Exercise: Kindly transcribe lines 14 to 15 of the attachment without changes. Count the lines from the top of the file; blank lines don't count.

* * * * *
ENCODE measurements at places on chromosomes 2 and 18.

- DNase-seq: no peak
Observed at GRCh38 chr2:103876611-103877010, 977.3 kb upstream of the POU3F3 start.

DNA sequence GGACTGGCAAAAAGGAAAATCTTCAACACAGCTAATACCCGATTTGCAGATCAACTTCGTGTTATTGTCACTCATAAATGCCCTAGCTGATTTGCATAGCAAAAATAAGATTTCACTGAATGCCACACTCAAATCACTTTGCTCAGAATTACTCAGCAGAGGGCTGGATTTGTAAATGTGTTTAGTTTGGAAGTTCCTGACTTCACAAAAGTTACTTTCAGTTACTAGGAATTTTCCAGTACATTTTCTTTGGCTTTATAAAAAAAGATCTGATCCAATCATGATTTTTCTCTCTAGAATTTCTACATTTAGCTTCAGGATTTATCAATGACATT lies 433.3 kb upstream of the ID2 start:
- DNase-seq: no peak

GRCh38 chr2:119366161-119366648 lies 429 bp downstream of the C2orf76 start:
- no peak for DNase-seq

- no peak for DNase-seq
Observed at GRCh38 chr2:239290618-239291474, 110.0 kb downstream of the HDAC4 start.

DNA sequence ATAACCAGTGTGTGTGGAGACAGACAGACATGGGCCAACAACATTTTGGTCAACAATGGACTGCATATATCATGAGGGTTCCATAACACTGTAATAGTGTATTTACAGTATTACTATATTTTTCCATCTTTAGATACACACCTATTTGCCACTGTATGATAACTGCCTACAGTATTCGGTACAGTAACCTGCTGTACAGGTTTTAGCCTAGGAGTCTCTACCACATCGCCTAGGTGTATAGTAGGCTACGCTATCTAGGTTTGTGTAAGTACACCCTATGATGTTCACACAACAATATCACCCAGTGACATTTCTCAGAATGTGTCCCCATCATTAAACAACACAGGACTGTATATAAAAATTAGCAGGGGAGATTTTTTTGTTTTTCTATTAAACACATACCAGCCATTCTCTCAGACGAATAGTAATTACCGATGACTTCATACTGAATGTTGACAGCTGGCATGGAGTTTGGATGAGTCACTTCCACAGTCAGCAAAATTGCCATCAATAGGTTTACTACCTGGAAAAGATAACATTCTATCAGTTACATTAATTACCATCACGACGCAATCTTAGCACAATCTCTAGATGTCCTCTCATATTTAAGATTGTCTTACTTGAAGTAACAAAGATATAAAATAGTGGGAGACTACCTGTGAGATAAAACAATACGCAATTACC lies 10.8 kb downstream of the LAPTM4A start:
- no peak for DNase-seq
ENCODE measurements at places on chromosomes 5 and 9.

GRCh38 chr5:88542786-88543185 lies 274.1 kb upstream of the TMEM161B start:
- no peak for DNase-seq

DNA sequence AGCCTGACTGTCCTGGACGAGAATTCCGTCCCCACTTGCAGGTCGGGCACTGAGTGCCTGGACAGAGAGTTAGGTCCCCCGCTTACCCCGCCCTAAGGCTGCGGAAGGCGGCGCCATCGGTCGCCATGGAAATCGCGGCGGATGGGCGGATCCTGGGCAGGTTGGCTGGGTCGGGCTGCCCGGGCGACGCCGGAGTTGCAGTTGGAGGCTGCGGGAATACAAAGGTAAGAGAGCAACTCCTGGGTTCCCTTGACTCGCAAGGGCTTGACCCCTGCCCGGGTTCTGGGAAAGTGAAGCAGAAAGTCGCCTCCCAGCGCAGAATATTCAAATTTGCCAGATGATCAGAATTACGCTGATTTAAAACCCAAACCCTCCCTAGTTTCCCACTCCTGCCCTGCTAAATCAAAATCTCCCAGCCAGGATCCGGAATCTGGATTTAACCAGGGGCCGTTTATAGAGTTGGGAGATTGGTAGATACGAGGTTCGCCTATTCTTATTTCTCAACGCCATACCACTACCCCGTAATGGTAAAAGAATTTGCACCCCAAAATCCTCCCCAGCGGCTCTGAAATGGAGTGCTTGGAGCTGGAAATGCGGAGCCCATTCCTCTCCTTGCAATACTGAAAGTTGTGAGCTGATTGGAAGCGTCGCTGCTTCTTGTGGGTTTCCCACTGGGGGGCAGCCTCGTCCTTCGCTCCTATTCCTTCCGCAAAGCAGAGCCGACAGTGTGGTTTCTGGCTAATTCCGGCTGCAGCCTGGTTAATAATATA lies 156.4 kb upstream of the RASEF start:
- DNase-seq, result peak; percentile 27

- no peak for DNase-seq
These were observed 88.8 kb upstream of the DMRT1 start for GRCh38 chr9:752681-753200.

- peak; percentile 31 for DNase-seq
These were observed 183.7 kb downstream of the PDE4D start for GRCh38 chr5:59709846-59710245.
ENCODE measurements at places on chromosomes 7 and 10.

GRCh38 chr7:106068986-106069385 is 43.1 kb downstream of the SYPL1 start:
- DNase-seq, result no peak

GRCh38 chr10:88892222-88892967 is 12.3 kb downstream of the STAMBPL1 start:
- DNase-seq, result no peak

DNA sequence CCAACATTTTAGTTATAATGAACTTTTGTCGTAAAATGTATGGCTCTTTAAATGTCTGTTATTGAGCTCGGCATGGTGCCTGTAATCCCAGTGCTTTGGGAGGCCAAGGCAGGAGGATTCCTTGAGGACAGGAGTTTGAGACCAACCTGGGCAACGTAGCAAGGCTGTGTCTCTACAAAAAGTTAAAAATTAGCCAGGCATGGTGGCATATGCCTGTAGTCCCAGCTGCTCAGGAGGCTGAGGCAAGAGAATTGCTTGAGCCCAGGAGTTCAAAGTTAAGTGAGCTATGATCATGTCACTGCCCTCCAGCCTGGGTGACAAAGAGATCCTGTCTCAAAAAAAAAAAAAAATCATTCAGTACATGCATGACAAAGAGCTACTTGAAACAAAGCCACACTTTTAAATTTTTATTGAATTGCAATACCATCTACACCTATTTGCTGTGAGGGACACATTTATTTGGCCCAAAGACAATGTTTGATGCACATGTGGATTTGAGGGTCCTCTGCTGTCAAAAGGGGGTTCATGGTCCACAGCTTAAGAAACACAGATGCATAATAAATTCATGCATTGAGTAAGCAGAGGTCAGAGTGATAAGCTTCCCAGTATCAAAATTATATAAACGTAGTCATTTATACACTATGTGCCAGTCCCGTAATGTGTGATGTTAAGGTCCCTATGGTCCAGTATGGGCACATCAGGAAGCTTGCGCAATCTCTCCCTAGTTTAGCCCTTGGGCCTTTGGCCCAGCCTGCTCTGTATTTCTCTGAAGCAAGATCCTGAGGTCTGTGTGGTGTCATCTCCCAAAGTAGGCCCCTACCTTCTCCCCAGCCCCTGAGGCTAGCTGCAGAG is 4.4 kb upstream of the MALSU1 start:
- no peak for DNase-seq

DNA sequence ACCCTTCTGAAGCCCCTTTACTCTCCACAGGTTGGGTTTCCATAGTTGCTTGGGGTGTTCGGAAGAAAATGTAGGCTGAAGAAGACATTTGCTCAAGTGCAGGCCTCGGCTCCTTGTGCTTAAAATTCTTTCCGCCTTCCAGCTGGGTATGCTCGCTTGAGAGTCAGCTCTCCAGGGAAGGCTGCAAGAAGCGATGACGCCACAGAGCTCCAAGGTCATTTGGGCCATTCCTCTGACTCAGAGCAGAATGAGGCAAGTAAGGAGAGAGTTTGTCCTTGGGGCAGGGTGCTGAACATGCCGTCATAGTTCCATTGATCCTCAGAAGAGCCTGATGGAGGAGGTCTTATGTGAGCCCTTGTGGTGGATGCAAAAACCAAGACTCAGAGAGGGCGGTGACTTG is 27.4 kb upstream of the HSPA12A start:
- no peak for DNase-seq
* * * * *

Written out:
- no peak for DNase-seq

DNA sequence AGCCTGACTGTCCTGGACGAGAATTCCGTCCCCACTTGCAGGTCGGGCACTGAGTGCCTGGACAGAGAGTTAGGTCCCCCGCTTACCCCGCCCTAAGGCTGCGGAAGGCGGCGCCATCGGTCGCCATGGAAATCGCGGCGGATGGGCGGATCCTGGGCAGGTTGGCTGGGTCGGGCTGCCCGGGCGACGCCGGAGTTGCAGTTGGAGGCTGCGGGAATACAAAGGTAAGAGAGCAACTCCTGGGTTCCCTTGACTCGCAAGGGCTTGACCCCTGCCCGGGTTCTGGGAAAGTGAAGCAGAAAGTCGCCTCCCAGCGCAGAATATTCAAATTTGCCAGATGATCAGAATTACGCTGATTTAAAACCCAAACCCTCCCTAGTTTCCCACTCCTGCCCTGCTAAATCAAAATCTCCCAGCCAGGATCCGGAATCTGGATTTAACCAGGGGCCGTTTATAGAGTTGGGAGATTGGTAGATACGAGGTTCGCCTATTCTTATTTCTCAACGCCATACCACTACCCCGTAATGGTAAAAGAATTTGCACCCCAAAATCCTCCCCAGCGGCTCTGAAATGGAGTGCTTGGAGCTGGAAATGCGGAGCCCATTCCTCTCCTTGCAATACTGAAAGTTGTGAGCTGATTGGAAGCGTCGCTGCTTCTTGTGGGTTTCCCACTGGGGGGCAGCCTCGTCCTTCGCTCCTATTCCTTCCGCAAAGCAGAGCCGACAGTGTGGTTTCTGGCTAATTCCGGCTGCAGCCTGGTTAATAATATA lies 156.4 kb upstream of the RASEF start: